How to take rose cuttings
Rose cuttings can be easily taken in late summer – we show you how.
Roses can be grown successfully from cuttings and will grow on to make good flowering plants.
Choose healthy stems of the current season's growth and follow our step-by-step advice to be sure of success. Roots will be produced over the winter months so that the rose cuttings can be potted in spring or early summer next season.
When to take rose cuttings
Rose cuttings should be taken from the current year's growth. You can take flexible, softwood rose cuttings of very new growth in late-spring and summer – these root quickly and easily. Semi-hardwood cuttings are taken in late summer and early autumn, when new stems are firmer and more mature. Hardwood cuttings are taken from mature stems in winter, and are the slowest and most difficult to root.
For best results we recommend taking softwood rose cuttings in late spring and early summer, choosing pencil-sized stems just beneath a faded flower.
Alan Titchmarsh demonstrates how to take softwood rose cuttings, in summer, in this video guide.
More like this
Here, Monty demonstrates how to take hardwood cuttings from species roses, in autumn or winter:
Secateurs are the best tool to use to take cuttings and to help you choose the right pair for you we've reviewed different types of secateurs and put together a list of the best secateurs
There are also more detailed, individual secateur reviews.
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Discover how to take rose cuttings, below.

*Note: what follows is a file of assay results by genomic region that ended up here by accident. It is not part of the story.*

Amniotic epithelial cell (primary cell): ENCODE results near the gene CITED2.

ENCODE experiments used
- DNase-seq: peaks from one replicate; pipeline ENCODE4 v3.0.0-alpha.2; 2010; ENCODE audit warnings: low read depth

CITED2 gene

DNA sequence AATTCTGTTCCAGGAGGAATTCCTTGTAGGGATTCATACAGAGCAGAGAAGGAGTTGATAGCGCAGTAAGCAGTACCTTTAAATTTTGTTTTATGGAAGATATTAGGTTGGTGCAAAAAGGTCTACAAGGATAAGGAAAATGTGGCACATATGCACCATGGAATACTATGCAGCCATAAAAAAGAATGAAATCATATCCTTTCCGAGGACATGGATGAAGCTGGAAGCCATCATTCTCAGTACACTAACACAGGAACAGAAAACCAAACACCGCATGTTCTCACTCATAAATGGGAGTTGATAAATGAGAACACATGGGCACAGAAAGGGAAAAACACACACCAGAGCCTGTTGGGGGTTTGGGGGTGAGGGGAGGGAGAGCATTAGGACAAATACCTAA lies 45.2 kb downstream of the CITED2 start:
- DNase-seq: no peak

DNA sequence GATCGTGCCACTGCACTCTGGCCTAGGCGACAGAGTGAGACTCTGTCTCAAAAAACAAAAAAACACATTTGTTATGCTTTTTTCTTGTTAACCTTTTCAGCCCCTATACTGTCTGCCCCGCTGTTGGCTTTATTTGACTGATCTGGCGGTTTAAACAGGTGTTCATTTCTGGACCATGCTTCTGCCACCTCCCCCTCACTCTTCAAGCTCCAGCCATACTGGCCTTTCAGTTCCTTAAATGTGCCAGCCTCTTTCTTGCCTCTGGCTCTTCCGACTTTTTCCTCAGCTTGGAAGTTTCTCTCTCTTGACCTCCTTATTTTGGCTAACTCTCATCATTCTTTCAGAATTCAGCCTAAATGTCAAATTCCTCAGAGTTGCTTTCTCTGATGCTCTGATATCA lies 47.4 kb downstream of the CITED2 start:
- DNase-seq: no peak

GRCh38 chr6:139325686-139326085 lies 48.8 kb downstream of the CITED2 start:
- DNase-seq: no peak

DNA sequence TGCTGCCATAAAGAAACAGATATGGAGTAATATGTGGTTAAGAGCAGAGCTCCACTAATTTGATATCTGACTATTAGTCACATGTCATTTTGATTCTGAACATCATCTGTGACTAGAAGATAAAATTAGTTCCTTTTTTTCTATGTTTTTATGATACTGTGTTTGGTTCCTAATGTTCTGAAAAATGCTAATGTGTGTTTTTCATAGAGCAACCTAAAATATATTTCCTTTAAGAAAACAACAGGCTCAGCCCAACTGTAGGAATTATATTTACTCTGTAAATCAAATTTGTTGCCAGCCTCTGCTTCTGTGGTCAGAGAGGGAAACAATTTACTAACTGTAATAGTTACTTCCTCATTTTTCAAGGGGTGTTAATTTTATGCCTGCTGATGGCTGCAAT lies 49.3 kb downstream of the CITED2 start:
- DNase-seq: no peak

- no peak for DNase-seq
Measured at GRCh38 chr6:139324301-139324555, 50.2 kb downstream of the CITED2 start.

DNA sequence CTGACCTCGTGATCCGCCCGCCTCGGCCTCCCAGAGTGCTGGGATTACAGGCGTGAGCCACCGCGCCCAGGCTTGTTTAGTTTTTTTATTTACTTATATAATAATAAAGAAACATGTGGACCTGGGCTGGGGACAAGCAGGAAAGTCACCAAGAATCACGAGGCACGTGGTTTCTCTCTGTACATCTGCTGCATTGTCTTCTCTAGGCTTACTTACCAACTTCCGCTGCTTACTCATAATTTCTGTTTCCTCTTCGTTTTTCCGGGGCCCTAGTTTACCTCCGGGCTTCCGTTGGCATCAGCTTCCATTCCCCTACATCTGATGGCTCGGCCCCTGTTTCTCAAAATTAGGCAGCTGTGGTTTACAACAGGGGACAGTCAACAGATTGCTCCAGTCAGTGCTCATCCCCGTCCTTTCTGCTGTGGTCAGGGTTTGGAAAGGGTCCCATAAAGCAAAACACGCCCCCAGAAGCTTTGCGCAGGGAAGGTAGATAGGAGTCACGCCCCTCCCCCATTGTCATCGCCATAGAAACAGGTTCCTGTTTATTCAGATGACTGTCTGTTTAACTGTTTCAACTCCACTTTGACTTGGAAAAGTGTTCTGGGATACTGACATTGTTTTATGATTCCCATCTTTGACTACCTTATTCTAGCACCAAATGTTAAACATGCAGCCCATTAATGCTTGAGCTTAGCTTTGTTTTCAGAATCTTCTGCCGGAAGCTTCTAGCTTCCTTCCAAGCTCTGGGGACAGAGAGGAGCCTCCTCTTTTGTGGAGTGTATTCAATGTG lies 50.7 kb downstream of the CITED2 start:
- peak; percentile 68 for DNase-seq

You Will Need
- Rose plant
- Rooting hormone (liquid or powder)
- Gritty compost mix (Equal parts horticultural grit or perlite and multi-purpose compost)
You can take cuttings from any type of rose you choose, but make sure you select long, strong, healthy stems from this season's growth, not old wood.
Make the cuttings 25cm long, cutting above a bud at the top to remove the shoot tip and below one at the base. Leave one leaf at the top and remove all the lower leaves.
Dip the base of the cutting into rooting hormone mixture. Insert several cuttings into a large pot of gritty compost or a narrow trench bottomed with horticultural grit.
Water well, place the pot in a shaded spot and leave until cuttings have rooted. Keep the compost moist. Pot up rose plants individually when well rooted, probably next summer. If growing the cuttings in a trench, carefully fork them out to avoid damaging the roots and plant out in their final location.
Rose replant disease
Rose replant disease is a poorly understood disorder affecting roses that have been planted in soil where roses were previously grown. It's thought to be the result of pest and pathogen build up in the soil. Symptoms include poor establishment, growth and even death of the rose.
Avoid it by swapping the old soil with fresh soil from somewhere else in the garden. Feed with a high-nitrogen fertiliser after planting.